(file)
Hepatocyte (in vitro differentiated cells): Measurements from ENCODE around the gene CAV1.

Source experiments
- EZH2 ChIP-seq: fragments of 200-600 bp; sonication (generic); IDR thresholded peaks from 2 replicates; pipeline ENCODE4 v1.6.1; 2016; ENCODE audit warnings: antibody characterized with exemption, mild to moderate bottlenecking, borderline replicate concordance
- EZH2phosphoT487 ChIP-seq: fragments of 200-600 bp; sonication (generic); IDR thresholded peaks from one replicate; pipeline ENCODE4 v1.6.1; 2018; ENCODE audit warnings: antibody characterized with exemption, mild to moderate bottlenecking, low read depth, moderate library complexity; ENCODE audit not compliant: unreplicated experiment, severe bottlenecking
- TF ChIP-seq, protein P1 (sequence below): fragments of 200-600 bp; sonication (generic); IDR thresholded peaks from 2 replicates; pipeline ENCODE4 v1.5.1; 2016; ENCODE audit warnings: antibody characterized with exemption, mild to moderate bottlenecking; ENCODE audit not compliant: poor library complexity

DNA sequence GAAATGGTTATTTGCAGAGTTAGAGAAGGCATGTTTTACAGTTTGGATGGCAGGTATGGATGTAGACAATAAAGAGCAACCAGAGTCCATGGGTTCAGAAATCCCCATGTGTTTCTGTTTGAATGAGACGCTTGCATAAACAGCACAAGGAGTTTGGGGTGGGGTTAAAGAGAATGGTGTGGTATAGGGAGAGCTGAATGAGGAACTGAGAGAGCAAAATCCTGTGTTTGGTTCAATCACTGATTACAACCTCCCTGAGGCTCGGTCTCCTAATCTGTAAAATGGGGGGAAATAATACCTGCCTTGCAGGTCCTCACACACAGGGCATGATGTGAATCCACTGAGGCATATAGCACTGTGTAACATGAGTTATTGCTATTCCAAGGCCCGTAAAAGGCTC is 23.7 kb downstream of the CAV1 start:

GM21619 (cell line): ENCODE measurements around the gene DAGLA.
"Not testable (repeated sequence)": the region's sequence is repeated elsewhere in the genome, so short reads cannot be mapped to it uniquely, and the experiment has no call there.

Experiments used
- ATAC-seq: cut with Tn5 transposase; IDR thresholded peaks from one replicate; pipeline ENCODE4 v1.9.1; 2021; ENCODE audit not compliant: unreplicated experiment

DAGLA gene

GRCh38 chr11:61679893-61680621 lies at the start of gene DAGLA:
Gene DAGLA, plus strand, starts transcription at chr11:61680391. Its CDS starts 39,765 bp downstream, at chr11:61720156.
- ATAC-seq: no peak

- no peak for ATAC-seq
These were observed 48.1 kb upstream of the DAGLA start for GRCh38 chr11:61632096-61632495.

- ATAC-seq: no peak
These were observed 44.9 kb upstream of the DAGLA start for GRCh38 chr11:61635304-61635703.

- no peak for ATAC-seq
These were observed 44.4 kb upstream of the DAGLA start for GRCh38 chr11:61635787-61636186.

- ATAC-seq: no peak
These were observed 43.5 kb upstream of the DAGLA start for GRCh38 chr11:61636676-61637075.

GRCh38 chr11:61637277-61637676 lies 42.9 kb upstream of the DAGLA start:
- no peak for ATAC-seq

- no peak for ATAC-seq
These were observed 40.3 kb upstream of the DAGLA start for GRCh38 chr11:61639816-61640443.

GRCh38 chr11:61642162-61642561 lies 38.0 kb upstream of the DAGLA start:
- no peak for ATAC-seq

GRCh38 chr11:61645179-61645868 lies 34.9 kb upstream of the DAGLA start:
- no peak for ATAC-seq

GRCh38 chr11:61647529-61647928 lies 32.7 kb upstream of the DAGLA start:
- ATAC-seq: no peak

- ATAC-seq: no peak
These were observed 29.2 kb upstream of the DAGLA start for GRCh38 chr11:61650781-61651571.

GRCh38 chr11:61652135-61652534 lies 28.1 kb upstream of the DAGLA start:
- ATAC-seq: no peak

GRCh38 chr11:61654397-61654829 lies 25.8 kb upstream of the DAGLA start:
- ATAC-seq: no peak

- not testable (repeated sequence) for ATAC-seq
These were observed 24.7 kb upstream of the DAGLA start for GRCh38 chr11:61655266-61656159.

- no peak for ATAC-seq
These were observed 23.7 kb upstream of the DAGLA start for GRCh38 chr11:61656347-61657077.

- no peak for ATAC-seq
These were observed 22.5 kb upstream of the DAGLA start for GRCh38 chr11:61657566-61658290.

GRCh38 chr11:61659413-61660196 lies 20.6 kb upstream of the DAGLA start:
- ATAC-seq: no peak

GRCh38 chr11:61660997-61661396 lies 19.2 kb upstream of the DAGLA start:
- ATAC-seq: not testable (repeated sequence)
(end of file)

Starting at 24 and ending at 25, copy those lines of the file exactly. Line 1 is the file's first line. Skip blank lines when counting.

- no peak for ATAC-seq

- no peak for ATAC-seq